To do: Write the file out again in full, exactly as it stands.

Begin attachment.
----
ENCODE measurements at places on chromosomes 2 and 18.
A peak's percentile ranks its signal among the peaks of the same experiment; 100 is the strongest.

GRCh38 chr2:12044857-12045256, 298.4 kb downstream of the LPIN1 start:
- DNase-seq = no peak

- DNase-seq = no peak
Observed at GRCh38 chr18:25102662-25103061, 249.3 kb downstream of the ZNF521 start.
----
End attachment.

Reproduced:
ENCODE measurements at places on chromosomes 2 and 18.
A peak's percentile ranks its signal among the peaks of the same experiment; 100 is the strongest.

GRCh38 chr2:12044857-12045256, 298.4 kb downstream of the LPIN1 start:
- DNase-seq = no peak

- DNase-seq = no peak
Observed at GRCh38 chr18:25102662-25103061, 249.3 kb downstream of the ZNF521 start.